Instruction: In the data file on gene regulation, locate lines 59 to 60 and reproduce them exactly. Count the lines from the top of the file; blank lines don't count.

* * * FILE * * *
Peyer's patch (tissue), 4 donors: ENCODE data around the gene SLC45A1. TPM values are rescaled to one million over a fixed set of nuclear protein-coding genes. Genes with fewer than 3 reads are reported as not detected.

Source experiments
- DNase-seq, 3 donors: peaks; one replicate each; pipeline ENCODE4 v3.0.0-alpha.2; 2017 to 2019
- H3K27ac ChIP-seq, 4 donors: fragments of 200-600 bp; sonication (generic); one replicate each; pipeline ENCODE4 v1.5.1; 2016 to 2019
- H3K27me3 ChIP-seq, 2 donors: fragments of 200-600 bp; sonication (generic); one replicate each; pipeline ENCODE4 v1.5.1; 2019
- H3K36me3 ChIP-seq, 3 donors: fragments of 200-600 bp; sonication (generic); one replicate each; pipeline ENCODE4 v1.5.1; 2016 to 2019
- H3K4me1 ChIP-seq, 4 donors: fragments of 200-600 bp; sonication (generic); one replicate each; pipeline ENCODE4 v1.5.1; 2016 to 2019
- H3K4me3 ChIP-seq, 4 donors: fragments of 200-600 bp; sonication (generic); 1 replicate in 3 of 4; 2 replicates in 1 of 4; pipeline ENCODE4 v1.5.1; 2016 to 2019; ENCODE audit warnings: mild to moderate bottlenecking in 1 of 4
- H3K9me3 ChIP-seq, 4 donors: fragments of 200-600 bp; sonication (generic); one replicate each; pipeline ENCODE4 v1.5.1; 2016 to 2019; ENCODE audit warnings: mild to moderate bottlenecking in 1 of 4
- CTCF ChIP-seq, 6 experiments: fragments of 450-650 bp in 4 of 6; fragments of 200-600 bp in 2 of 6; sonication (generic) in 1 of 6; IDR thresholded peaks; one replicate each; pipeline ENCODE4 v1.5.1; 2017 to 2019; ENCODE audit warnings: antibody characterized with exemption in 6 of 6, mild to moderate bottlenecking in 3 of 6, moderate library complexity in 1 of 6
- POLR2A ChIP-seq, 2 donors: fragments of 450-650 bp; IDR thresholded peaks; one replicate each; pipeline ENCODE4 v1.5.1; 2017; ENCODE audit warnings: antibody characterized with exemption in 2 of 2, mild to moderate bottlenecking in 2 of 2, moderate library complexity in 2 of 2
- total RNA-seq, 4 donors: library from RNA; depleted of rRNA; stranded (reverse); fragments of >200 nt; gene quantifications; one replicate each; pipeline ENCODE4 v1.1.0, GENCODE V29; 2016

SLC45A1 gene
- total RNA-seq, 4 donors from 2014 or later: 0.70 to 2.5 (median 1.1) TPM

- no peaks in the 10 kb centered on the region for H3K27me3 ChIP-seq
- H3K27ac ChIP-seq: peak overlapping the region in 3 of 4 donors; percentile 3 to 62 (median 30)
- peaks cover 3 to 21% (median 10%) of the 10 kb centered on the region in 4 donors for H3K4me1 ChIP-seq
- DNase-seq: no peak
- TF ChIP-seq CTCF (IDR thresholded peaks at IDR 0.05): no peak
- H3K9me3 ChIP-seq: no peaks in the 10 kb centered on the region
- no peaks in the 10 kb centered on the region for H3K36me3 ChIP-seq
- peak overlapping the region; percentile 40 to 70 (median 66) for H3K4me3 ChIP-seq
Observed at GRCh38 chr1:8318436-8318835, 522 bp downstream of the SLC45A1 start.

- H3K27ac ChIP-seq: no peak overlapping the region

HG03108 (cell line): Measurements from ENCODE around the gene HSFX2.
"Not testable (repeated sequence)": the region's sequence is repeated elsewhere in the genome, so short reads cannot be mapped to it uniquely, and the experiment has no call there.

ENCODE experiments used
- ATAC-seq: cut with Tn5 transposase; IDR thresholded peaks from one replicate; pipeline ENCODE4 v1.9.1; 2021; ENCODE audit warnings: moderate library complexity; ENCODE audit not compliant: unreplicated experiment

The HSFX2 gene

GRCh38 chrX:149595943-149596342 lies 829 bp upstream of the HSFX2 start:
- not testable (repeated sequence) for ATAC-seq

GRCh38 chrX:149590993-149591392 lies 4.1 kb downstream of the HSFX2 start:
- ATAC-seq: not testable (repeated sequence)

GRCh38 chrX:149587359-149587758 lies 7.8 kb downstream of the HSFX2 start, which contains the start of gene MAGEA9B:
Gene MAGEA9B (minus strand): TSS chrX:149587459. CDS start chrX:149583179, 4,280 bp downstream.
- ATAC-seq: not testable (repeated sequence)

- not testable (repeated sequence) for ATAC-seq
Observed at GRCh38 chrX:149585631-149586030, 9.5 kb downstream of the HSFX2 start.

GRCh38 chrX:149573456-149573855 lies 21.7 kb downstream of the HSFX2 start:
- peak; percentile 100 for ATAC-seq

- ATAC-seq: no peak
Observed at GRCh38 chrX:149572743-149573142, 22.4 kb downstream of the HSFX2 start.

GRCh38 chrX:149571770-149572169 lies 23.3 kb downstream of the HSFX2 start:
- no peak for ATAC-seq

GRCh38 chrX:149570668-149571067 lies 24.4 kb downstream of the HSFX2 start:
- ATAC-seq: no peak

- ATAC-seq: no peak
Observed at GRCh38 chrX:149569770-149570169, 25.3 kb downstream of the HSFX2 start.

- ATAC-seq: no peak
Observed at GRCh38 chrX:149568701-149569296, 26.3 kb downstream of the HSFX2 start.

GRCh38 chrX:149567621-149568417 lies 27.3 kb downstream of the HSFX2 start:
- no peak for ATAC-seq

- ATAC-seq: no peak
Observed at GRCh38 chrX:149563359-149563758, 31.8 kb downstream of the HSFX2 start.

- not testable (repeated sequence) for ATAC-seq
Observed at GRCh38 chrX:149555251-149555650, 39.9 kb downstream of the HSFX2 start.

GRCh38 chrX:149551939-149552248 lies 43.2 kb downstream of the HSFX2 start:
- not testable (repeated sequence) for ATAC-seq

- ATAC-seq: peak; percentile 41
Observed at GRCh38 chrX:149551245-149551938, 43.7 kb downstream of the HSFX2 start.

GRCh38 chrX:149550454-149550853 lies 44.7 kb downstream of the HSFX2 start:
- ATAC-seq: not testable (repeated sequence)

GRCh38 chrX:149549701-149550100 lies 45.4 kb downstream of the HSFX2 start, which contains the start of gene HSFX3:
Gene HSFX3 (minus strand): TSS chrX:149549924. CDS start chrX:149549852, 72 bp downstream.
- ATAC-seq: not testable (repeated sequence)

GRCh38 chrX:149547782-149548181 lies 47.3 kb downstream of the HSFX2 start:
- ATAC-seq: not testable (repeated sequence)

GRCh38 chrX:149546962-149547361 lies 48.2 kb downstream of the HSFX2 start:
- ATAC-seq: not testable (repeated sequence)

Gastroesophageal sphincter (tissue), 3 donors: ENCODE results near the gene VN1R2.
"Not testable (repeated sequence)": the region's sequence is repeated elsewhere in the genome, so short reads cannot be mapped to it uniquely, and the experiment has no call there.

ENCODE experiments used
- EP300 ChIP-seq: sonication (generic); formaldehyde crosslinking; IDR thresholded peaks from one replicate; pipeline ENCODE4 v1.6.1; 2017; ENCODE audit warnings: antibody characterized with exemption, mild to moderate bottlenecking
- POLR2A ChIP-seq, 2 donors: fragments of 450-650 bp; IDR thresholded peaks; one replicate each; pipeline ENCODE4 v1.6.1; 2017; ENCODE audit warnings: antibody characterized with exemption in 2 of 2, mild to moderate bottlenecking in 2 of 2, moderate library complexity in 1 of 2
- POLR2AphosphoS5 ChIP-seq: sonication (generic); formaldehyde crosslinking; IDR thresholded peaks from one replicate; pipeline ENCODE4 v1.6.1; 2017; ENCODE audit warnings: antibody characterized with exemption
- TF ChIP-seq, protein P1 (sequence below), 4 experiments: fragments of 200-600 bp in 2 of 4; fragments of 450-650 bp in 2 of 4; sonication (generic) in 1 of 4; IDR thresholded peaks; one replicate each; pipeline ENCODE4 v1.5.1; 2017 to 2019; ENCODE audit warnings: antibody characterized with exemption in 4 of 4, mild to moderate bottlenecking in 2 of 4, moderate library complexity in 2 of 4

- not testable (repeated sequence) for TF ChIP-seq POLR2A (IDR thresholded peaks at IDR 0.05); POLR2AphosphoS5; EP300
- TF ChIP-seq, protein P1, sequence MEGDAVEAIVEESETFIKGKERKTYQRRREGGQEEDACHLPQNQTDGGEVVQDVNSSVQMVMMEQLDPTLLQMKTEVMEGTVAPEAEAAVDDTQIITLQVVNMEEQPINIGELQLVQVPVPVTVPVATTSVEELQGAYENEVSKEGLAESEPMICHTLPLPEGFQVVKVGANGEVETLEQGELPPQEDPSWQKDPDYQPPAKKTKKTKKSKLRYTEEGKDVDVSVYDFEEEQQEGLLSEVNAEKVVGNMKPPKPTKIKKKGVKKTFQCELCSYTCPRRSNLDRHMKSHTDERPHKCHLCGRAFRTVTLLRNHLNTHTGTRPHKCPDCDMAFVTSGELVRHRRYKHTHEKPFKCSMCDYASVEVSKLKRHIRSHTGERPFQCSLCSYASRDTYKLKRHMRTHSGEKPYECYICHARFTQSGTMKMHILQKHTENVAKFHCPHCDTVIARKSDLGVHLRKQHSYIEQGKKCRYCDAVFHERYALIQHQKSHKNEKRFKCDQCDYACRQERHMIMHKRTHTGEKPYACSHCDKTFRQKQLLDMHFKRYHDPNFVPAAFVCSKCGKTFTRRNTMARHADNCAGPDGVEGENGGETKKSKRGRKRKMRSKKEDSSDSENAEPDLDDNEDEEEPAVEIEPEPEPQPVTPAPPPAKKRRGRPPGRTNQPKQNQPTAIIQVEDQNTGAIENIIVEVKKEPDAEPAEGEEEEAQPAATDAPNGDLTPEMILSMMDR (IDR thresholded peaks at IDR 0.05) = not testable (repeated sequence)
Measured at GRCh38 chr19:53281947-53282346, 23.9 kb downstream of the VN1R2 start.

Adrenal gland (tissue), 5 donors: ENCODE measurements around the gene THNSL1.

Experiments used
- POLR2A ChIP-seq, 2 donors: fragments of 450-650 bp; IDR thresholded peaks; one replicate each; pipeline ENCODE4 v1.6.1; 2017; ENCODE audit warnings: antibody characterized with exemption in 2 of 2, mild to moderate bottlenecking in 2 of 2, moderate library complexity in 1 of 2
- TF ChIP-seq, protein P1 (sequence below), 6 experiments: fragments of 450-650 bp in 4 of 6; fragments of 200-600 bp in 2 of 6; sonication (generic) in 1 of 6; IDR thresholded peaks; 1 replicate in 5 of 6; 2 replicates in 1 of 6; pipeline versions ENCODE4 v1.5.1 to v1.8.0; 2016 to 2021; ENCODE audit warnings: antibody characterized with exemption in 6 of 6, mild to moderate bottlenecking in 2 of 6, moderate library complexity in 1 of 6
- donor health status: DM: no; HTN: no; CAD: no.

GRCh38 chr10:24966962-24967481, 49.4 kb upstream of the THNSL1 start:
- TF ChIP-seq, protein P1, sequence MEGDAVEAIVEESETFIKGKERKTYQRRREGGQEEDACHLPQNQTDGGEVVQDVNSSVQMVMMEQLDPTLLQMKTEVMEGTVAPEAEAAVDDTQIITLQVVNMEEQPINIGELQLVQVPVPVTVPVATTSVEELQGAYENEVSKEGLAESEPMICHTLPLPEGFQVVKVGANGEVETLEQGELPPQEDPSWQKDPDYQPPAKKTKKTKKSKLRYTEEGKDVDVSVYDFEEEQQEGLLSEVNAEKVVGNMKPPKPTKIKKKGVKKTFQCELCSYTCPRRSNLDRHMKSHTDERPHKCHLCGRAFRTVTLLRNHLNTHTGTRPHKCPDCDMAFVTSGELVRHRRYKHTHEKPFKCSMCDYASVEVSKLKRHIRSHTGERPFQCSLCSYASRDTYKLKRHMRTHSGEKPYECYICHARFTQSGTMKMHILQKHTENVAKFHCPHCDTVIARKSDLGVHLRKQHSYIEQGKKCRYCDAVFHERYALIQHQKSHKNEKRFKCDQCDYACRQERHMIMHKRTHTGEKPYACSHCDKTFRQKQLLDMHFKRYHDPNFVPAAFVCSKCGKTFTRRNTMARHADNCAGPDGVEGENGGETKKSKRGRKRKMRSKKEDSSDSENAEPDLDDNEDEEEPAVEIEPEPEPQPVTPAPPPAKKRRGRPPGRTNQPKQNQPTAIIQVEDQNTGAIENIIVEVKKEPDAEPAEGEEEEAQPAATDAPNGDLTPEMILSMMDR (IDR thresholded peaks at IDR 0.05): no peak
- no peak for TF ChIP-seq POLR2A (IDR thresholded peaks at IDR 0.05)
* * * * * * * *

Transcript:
- ATAC-seq: peak; percentile 41
Observed at GRCh38 chrX:149551245-149551938, 43.7 kb downstream of the HSFX2 start.